Toronto – November 3, 2014 – The newly appointed leaders of Target in the United States and Canada continue to be smug about the company’s failed venture into Canada. Rather than addressing serious concerns, such as the lack of secure employment in the retailer’s Canadian stores, Target executives vow to stay the course on a ship that’s leaking, if not sinking.
After Target’s Canadian operation lost nearly $1 billion (US) last year, the American retail giant unceremoniously fired the president of Target Canada, while the company’s CEO Gregg Steinhafel abruptly resigned. Yet, the new CEO, Brian Cornell, says that the company will simply continue to unroll the same strategy in Canada as it uses in the United States. This is despite the fact that customers and industry watchers alike continue to be baffled by empty shelves in most Target stores in Canada.
Mark Schindele, the newly minted president of Target Canada, appears to be equally unaware of the problem at hand. While admitting that “we’re still stumbling”, Schindele believes the solution is burdening Target hourly associates with even more duties and responsibilities – but without improvements to wages and benefits. Target associates in Canada continue to be denied enough hours to make ends meet, full-time jobs are few and far between, and pay rates continue to hover around minimum wage.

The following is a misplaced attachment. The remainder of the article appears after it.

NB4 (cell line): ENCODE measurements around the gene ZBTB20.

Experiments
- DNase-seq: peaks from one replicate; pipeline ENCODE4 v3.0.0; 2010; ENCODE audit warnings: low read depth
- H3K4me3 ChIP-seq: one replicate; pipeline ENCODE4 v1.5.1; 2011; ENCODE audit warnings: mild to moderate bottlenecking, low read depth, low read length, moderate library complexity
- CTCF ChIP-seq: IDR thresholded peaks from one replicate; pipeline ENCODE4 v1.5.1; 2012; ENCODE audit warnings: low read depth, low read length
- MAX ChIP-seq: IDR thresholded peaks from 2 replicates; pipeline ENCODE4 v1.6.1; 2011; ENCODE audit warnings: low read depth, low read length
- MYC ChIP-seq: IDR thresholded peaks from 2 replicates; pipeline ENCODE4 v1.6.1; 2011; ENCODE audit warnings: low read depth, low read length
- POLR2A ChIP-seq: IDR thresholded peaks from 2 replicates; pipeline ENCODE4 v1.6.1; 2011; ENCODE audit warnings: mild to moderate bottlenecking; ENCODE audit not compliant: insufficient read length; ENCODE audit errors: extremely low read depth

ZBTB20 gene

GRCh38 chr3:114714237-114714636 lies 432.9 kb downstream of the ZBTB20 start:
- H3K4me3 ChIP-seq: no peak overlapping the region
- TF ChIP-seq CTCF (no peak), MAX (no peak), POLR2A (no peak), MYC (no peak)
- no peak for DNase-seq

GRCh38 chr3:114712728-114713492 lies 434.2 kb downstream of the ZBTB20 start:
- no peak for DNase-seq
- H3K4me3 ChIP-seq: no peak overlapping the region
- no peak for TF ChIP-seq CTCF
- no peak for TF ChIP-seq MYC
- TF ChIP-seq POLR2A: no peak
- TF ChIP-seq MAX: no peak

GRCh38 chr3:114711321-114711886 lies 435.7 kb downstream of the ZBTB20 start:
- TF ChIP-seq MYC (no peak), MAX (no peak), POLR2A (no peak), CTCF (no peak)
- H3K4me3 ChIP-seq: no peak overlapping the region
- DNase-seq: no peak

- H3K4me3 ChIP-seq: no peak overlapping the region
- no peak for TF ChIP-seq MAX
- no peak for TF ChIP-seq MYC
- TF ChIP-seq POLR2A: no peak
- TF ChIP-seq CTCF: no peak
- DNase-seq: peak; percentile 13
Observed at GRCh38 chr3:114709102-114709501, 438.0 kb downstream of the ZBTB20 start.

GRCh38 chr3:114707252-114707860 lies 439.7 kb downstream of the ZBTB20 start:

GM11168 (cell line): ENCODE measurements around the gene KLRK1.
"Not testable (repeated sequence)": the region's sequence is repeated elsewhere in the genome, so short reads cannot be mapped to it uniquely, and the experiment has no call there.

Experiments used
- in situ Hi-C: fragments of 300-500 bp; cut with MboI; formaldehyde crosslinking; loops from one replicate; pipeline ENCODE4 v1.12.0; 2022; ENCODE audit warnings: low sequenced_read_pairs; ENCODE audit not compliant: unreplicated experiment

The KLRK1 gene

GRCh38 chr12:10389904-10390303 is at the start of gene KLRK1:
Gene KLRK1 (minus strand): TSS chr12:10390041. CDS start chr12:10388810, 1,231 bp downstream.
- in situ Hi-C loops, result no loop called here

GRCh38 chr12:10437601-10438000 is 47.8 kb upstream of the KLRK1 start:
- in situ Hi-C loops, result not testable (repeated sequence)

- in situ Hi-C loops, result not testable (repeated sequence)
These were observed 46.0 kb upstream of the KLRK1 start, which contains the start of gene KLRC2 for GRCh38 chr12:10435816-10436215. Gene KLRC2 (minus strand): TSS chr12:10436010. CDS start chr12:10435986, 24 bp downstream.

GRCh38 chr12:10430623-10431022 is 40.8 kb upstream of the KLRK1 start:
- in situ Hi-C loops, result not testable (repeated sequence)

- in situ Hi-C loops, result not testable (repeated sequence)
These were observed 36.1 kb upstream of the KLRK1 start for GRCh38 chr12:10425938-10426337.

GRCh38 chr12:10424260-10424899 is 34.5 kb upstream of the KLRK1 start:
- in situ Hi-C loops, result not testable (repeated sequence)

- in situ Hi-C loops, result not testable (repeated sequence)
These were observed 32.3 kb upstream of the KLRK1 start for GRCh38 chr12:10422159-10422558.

Instead of building good jobs for Canadian workers, Target remains steadfast in blaming their own employees for the bad decisions made by American executives. Even Target’s leadership seems to know their strategy fails to address the reality in Canada. Referring to Target’s decision in 2012 to open no less than 130 stores in Canada, while failing to honour the jobs of thousands of former Zellers employees, as well as terminating the jobs of hundreds of Target associates within a few months of opening, Cornell says: “I think we should have done it at a slower pace”. Still, the CEO refuses to hire even a non-executive chairperson with Canadian experience.
For his part, Schindele has vowed that Canadians will notice improvements that are “measurably better in the fall”. So, now that autumn is upon us, do you think Target is better now in Canada? Post your comment at facebook.com/ufcwcanada.